Pope Benedict is inviting the whole Church in that address to foster what he calls “a pedagogy of desire.”  In the Christian life, we are pilgrims seeking the redemption of desire.  The Christian life, he says, is not “about suffocating the longing that dwells in the heart of man, but about freeing it, so that it can reach its true height.”  That, in a nutshell, is what my new book is all about.

seven-big-myths-about-the-catholic-church

Finally – I’ve been recommending this to enquirers and other adults in our parish and I am looking forward to reading it myself: The Seven Big Myths about the Church, by Christopher Kaczor. I admit it – I am not the greatest apologist; in fact, I struggle with apologetics. However, it is vital that we tone those apologetics muscles if we are going to be effective evangelists and catechists. Archbishop Fulton Sheen memorably said,

There are not more than 100 people in the world who truly hate the Catholic Church, but there are millions who hate what they perceive to be the Catholic Church.

…and this book is for all those millions.

What’s on your ‘new evangelisation’ reading list at the beginning of this year?


School of Faith

New year... new energy for adult formation!

New year… new energy for adult formation!

I’m remembering all too vividly this time last year and the spectacularly excited lead-up to the beginning of the Catholicism course we ran at the Centre for Catholic Formation in Tooting. The phone was ringing off the hook, I was desperately searching for more small group leaders, it became much bigger than I anticipated – but it was definitely what God had in mind! This year, for the Year of Faith, we wanted to run a series on the Catechism – looking back at my very first thoughts on the Year of Faith this time last year, this is exactly what has come about!

We are delighted to be holding a School of Faith for twelve weeks from Wednesday 9th January to right before Holy Week. Read more about the course here. The course is based on the first module of Maryvale Institute’s Certificate in Studies in the Catechism. Each week, an acclaimed speaker will teach on the topics as we take an in-depth journey through the first sections of the Catechism (up to the Fall). This is an opportunity for adults to dive deeper into the riches of our Faith in an intelligent and attractive way. We have invited some of the best teachers of the Catholic Faith to deliver this teaching, in what promises to be a rich and nourishing series of adult formation.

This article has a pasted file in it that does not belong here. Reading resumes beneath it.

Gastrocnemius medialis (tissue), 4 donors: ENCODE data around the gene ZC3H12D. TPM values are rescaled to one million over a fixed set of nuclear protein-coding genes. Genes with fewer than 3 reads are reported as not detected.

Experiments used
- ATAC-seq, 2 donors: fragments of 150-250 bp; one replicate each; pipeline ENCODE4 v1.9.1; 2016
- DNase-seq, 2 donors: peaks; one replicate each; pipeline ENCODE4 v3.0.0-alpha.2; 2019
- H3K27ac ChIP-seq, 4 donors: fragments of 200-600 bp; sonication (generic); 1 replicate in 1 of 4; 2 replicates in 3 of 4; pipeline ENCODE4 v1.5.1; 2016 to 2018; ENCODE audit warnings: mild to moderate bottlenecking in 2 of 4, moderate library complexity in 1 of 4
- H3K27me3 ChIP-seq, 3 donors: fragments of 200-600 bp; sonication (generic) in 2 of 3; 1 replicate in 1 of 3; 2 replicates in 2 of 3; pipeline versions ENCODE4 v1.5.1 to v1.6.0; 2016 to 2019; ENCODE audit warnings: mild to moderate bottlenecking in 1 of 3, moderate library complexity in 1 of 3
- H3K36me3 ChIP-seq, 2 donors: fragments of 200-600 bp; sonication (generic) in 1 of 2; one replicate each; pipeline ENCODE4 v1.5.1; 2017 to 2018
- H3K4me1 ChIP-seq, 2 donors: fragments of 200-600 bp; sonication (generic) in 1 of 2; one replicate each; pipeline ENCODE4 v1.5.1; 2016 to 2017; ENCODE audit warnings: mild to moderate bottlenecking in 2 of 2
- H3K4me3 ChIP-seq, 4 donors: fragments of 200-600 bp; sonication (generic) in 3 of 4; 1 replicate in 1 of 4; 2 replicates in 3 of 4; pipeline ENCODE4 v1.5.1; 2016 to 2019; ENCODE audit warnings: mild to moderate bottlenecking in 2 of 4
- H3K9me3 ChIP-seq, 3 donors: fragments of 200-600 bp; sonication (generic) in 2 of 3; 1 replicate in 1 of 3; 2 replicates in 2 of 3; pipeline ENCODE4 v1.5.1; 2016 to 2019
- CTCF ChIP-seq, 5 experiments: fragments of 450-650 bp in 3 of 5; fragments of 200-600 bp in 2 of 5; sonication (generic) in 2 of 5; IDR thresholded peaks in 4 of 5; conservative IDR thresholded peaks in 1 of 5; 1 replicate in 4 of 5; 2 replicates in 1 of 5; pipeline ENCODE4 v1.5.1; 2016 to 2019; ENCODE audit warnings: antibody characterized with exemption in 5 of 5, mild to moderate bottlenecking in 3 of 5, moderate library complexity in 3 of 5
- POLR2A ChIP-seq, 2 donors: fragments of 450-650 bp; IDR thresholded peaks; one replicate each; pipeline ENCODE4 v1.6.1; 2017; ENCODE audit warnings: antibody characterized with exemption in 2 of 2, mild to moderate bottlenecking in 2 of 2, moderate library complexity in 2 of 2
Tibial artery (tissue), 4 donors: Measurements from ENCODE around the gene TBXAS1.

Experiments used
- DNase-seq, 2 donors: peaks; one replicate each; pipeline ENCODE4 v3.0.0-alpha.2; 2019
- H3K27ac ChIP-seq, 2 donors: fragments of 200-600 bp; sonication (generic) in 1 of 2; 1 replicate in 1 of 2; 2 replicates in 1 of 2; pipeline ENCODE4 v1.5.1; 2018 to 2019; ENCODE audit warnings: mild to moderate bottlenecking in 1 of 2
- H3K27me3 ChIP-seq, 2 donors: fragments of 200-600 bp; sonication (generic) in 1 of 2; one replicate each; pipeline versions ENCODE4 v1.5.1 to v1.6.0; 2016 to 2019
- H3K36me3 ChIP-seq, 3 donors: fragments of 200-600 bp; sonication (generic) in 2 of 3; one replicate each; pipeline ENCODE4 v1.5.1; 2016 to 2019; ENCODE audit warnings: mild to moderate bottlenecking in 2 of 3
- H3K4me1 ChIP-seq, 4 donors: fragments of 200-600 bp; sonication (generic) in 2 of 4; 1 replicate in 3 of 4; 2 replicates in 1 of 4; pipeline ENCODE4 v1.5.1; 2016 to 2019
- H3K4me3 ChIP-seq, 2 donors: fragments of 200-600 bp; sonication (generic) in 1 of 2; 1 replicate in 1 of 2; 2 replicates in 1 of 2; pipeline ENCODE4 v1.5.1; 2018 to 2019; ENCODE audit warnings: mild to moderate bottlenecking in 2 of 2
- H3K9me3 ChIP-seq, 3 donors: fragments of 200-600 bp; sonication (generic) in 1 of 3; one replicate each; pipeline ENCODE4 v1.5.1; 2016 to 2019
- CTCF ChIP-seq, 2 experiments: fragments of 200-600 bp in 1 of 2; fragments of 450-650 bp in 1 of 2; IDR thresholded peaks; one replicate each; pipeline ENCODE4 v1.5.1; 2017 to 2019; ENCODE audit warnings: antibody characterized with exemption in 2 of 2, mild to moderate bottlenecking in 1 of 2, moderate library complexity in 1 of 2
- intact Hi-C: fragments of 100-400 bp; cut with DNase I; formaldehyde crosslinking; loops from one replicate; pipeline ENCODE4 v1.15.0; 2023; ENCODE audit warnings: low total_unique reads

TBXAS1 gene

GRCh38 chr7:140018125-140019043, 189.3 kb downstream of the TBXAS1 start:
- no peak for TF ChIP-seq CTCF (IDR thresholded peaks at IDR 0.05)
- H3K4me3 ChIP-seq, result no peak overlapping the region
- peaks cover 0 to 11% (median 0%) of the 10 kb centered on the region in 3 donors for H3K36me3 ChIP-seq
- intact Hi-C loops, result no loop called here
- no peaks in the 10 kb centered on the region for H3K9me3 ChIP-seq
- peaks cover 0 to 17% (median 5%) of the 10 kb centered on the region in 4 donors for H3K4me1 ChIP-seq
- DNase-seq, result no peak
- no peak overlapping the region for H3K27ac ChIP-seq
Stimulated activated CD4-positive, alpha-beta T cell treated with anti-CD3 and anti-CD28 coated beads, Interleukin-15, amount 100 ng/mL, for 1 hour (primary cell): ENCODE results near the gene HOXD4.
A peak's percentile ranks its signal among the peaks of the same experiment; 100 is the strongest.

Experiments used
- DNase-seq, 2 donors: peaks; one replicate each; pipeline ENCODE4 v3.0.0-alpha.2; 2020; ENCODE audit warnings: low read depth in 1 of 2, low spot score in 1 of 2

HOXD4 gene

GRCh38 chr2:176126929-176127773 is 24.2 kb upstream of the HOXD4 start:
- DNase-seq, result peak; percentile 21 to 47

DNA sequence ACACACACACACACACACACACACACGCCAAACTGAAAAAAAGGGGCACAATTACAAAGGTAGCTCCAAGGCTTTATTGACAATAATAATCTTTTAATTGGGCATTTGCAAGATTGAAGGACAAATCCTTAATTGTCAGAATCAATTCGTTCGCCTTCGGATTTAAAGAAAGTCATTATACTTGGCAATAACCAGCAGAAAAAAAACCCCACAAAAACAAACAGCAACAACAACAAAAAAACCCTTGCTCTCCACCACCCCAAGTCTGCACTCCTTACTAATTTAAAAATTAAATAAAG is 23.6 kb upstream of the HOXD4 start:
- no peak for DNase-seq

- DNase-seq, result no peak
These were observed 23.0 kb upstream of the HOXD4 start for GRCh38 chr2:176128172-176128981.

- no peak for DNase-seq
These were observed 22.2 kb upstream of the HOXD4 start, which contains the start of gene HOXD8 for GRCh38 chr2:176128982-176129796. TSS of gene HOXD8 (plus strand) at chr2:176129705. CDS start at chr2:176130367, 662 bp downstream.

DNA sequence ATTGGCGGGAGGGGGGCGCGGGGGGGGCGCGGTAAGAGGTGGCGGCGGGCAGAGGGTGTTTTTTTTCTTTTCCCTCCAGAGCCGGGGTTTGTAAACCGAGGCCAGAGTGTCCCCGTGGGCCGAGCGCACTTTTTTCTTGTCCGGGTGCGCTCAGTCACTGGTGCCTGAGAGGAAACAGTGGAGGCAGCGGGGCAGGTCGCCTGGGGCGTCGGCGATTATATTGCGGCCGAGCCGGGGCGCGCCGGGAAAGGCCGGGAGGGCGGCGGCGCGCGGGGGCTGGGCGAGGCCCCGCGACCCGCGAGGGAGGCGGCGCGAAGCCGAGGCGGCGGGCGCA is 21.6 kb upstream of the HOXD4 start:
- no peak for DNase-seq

Each evening includes a delicious hot buffet supper, times of prayer, teaching from speakers such as Dr Petroc Willey, Dr Caroline Farey, Bishop Philip Egan, Fr Tim Finigan and Fr Stephen Wang, to name only a few. Each week also gives the opportunity to meet in small groups led by experienced catechists to deepen understanding of the teaching and discover how it applies to our everyday life of faith. The School of Faith is not a series of lectures, but a series of growing deeper in our faith and closer to Christ in the community of the Church. Every week will be geared towards this goal. Last year, we found that many of the small groups became true communities, and some even still meet now, a year on. Deepening our faith in Jesus can only result in communion with each other.

If you would like to join this course, there are only a few spaces left. We are expecting a surge of bookings when the Centre re-opens on Monday so do book yourself a place quickly: 020 8672 7684 or office@ccftootingbec.org.uk.

Finally – I am looking for our last few small group leaders. Most of them come from our wonderful parish, but with many people already giving weekly catechesis we are stretched! You do not necessarily need experience of this; we are looking for two things: that you know and understand the Faith well (although any unanswered questions can be put to the speakers at the end), and that you are a ‘people person’, someone who would be able to guide discussion. (Training will be provided for leaders too!) Last year, a couple of leaders came through this blog, so please do get in touch if you feel you can help in this way (please leave your email in the comments) and I will get in touch (and quiz you on the Catechism 😉 – joking!)

Please keep this course and everyone on it in your prayers.


The hermeneutic of continuity

I don’t normally go for the controversial on here, but this is a brief exception for the sake of the Year of Faith. Recently I’ve been getting the Tablet sent to me weekly (much to the bemusement of my parish priest) which is fun for the odd lunchtime game of ‘heresy spotting’, besides which, I am more than happy to take a copy off their hands if it means someone else doesn’t get it. However, living in the rarefied Catholic air of Balham, you forget the nonsense that goes on in some parts of the Church. So, I was happy to read Fr Tim Finnegan’s response to the Tablet editorial on the Second Vatican Council, which also led me to Fr Z’s excellent response.

It is still a commonplace among many lay people that “Vatican II changed things” and ultimately, they have been let down, because they have not received the formation they should expect from the Church. Returning to the four Constitutions of the Second Vatican Council is a wonderful opportunity for us to wake up and take adult formation really seriously. This should not be an option in parishes! It should be the heart of the life of our communities. The seven-year-olds we have in our classes I am sure understand the Faith better than many adult Catholics.